As the anthology unfolds, it becomes apparent just how much is at stake. In an era in which the truth itself seems threatened, equality in the academy is directly tied to the preservation and creation of knowledge, because the experiences of people of color enable them to ask important questions in scholarship. This is true of Matthew’s own research, which has come to examine race in the early 19th century. “I don’t think I own the topic because I’m Black,” she says. “But I can see the connections very easily across history because I live in a Black body in the 21st century.” Without faculty of color, argues Matthew, universities imperil entire lines of critical discourse.
“Equality in the academy is directly tied to the preservation and creation of knowledge because the experiences of people of color enable them to ask important questions in scholarship.”
Matthew points out that faculty of color can help themselves by identifying allies in the system early on. And, as the Chronicle of Higher Education reports, some schools are forming mentorship programs to help graduate students of color complete their degrees. Even so, many of the book’s contributors argue that systemic overhaul is the only real solution. Written/Unwritten addresses what Matthew calls “the failure of academic feminism” to dismantle the obstacles that faculty of color face. “[The discipline of] women’s studies is supposed to be this place that focuses on oppression. So many women of color I’ve spoken with have felt completely unprepared for the quagmire that is white academic feminist culture. The sisterhood of feminism that says ‘my experience is important because I’m having it’—if you don’t affirm that, and if you’re a woman of color who doesn’t affirm that, you really run the risk of not just being alienated, but being forcefully pushed out.”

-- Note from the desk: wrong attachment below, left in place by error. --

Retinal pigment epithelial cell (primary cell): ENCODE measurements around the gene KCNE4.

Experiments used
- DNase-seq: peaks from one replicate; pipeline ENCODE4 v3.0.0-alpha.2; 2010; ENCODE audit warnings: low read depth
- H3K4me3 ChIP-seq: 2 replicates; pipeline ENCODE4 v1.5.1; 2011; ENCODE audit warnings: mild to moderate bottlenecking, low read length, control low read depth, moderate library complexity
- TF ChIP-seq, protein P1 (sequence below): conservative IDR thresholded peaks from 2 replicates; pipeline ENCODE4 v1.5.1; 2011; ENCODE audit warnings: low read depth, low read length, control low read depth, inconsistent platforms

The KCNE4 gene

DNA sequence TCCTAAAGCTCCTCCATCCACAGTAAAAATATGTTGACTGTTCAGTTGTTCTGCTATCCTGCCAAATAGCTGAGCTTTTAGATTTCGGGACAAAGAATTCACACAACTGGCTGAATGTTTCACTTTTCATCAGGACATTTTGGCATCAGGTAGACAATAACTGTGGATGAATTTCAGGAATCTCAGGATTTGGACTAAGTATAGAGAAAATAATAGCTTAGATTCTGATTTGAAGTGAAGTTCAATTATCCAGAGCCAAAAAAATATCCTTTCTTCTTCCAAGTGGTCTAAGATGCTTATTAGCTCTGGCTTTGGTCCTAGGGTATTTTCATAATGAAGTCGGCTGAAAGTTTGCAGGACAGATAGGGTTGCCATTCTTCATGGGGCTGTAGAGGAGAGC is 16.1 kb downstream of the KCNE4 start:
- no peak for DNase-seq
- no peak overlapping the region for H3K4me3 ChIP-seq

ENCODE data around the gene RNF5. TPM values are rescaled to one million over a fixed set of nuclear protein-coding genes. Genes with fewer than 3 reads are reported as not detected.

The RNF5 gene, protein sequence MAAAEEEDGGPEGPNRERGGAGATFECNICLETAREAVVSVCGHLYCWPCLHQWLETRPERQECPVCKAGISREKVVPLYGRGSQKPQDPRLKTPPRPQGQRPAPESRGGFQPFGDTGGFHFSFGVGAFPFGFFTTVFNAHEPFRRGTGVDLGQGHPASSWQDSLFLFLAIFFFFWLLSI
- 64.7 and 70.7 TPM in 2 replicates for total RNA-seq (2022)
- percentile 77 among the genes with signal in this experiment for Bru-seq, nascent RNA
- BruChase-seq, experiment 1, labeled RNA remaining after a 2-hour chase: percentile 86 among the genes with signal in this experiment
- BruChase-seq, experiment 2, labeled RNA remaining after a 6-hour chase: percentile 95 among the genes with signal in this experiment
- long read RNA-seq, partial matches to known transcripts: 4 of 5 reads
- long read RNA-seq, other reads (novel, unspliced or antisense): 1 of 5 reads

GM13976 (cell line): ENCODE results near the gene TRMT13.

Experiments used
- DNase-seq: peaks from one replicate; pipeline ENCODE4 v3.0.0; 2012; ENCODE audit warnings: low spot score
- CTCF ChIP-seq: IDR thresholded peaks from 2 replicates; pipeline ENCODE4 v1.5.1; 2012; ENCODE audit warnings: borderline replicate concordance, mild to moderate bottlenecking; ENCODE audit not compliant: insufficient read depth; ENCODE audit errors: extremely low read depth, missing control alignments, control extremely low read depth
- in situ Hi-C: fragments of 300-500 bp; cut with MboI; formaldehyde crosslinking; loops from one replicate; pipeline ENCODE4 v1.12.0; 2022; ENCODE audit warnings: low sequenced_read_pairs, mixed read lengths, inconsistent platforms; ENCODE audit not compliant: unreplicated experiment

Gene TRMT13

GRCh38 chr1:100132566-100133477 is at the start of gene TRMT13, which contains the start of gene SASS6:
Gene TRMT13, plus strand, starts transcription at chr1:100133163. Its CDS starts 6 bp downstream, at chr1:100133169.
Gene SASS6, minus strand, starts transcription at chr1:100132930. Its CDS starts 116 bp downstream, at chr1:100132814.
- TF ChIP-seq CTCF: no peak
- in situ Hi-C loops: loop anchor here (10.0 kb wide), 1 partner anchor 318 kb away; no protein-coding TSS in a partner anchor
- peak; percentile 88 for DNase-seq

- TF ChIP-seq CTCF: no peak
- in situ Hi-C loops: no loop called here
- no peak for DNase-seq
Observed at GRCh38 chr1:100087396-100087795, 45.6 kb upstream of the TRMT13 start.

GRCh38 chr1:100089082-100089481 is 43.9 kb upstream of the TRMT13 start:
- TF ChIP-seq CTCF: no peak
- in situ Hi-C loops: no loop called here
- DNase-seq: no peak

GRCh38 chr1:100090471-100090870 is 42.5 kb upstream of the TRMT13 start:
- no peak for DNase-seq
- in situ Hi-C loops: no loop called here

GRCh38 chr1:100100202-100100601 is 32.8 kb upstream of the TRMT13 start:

Some of Written/Unwritten’s contributors argue that faculty of color must take the risk of resisting the system. The book points out that the marginalization of faculty of color positions them to see which aspects of the academy must change and cites bell hooks, who argues, “Marginality [is] much more than a site of deprivation; in fact…it is also the site of radical possibility, a space of resistance.” Still, the bulk of this resistance, according to Matthew, belongs to tenured faculty. “Tenure means more protection,” she says, “You can’t just fire someone with tenure.” With tenure, faculty can openly question the academy and support untenured faculty who speak up. “We have to preserve and protect the most vulnerable of the professoriate.”
Meeting this obligation supposes that tenure—which was designed to enable scholars to critique society without facing dismissal or other forms of retaliation—will remain intact. But as administrators continue to replace tenure lines with cheaper adjunct positions, the system has begun to erode. And as the cases of Steven Salaita and George Ciccariello-Maher evince, even tenured faculty can face reprisals for their exercise of free speech. These punitive measures tend to be directed toward leftist discourse: the public support of Milo Yiannopoulos by the University of Chicago’s Rachel Fulton Brown, for example, did not provoke similar responses.
But as Written/Unwritten argues, despite the deterioration of the system, faculty cannot afford to be what Derrida once called “unquestioning functionaries.” As Matthew puts it, “If you’re timid and you don’t speak your mind before tenure, nothing’s going to change afterwards. Tenure doesn’t change your activist, political alchemy.”